An evening at the theatre, part deux: ‘Murder of crows’

murder
After yesterday’s unsuccessful attempt (read about it HERE) to see the play in the title of this article, on Friday evening I tried again. I strolled to the Theatre Upstairs on Eden Quay for the 7pm arrival time. This theatre is located upstairs from Lanigan’s Bar, and is just around the corner from the Abbey Theatre.

Not having time to purchase a pre-show beverage I arrived at the box office to be greeted by the same guy who’d been there the night before.

He smiled and said ‘Oh you’re back again.’ That sounded vaguely threatening. In my head, I was thinking ‘Oh I hope he didn’t see the article I wrote yesterday’. Then I remembered that the audience for this blog is select and discerning. In other words low in number. Of course, he didn’t read it. He was just being friendly. In any case I had merely given an honest account of my endeavour to see the play. And it’s not mean if it’s true.

‘Oh yes, I want to see this one.’

I joined the rest of the crowd in the waiting area. The audience was larger than last night’s. And they all seemed very young. Which is unusual and refreshing. Perhaps it’s a stereotype but I tend to view the theatre audience as slightly more mature. Which is unfortunate if it’s true, as the theatre should be for everyone.
Obviously, yesterday’s illness had been banished, and at 7.01 we were called into the auditorium and told individually to turn our phones off. I complied.

The performers were already on stage, being enveloped by dry ice. The three women stood there motionless, not a move from any of them, aside from an occasional, unavoidable eye-blink. The set was simple but attractive – a white floor and wall section, interwoven with black hanging threads, that looked like some sinister spider’s web.

I ignored the dry ice. I am not generally a fan of this effect, as it smells quite sickly. It reminds me of Cheers nightclub in Limerick, during the slow set at the end of the night, when I was eighteen. The cider would have kicked in and I’d be feeling tired and emotional at the thought that I’d never be in love, because I would take my dirty secret – being a poofter – to my grave with me.

Once the crowd had settled – it didn’t take long as the theatre is very small holding only about fifty seats – it began with a discordant, vaguely eerie kind of music laid over the Angelus bells.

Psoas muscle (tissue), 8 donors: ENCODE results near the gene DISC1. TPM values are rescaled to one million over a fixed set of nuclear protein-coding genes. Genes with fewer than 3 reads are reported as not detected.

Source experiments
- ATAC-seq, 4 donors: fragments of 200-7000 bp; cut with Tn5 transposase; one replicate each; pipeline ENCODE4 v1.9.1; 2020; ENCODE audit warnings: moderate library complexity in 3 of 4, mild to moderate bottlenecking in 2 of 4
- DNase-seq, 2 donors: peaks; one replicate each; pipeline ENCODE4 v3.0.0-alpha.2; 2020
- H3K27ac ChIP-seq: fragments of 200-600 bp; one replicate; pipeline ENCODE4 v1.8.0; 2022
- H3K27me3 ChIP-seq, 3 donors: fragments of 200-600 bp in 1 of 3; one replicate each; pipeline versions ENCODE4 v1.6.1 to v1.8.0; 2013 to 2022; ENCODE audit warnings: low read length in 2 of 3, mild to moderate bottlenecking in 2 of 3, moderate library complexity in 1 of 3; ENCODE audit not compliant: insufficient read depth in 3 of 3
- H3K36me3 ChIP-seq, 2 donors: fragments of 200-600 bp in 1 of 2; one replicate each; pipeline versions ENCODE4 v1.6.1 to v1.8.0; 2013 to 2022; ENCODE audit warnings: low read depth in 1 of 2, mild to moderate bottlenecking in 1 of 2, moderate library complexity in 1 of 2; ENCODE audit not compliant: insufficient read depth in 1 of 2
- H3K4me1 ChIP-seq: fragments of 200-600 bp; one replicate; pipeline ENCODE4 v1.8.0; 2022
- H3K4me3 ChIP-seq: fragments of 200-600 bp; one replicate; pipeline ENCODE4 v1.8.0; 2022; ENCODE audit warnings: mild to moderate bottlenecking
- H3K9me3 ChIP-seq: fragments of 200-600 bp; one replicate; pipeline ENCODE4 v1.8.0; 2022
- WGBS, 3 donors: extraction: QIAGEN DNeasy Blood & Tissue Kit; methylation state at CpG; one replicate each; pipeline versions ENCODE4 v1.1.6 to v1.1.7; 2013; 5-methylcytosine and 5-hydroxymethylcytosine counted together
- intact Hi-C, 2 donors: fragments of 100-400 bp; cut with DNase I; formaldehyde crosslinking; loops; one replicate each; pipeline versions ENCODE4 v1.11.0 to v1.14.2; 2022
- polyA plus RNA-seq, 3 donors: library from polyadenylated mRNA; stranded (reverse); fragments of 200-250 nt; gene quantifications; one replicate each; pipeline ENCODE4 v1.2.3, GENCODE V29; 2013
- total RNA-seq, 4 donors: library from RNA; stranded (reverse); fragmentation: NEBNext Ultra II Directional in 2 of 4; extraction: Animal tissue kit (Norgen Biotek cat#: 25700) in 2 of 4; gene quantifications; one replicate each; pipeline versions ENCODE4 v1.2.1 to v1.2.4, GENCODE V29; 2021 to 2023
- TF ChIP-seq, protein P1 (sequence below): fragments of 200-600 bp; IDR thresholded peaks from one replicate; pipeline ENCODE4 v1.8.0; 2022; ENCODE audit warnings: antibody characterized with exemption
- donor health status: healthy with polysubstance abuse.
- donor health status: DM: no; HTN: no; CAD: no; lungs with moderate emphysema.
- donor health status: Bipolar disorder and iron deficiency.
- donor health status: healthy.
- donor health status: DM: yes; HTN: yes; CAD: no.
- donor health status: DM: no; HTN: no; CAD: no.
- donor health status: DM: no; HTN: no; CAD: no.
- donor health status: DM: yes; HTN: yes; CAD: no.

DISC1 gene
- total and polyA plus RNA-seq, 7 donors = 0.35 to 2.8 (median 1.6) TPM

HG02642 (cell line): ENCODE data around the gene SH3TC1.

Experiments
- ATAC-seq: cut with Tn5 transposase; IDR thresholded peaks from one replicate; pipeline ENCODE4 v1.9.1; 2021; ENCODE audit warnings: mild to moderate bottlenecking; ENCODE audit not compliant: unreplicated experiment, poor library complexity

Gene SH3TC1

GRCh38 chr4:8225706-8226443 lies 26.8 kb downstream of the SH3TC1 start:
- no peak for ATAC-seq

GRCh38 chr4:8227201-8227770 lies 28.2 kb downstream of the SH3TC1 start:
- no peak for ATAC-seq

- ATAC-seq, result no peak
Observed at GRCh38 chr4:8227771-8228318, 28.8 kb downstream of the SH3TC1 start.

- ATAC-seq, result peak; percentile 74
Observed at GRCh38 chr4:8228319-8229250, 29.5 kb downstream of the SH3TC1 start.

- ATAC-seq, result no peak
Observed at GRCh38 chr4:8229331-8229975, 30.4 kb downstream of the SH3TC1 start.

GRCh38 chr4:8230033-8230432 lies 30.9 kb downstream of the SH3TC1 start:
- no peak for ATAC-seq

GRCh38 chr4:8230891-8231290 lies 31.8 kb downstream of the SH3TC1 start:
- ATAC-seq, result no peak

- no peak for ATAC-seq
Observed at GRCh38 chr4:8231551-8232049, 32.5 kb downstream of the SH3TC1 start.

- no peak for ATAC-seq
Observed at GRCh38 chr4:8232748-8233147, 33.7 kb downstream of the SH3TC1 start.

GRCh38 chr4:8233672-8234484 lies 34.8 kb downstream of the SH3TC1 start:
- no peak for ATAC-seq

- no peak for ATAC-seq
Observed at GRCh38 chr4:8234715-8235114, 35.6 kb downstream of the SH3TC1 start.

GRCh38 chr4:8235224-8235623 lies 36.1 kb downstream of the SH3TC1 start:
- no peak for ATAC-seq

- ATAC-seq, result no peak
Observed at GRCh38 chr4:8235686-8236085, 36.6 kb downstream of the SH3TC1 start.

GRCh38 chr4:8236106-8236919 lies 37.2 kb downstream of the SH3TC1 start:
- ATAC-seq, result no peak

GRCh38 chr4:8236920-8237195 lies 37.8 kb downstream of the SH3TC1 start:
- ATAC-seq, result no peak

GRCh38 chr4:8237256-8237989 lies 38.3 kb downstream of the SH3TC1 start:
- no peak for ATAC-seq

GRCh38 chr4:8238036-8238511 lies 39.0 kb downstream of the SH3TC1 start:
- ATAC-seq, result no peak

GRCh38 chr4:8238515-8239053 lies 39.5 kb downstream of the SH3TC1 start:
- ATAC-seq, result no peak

The action began. The three women were playing troublesome teenage schoolgirls called Sam (Katie Honan); Jess (Aisling O’Mara) and Dee (Amilia Stewart). After vandalising a teacher’s car, they are sent as punishment on a study retreat to county Wicklow (accompanied by their vinegar lipped teacher – also played by Honan – to indicate when she was in teacher mode, she struck a pose, pursed her lips and started braying in a country accent – it was hilarious).

Before they are sent away they are issued a stark warning by their grandmother (played by O’Mara) not to go. The crows would be waiting, and horror was in store.

Once on the retreat they discover that juvenile delinquents from other schools would also be present. Including boys.

And I won’t give any spoilers – but Granny may have been right.

It’s an excellent play. The three actors give outstanding performance – at times hilarious, other times heart-breaking. The dialogue is constant, the movements fluid, and all three slipped seamlessly into various characters, while there was never any confusion for the audience as to which character they were playing. They captured that spirit of teenage girls and boys – bolshie, tribal, brutal, vulnerable, loyal. The most impressive performance to my untrained eye was by Honan – purely because I loved her portrayal of the bitter vengeful alcoholic teacher so much.

The script was tight, and only occasionally required a suspension of disbelief – the main one being to my literal mind, the unlikelihood of three inner city schoolgirls being sent on a weekend study retreat as a punishment.

The pace was frenetic – which added to the growing tension on stage.

It was written by Lee Coffey, and directed by Karl Shiels.

Running for just under one hour, I would highly recommend you go see this one. It runs until next Saturday at Theatre Upstairs.

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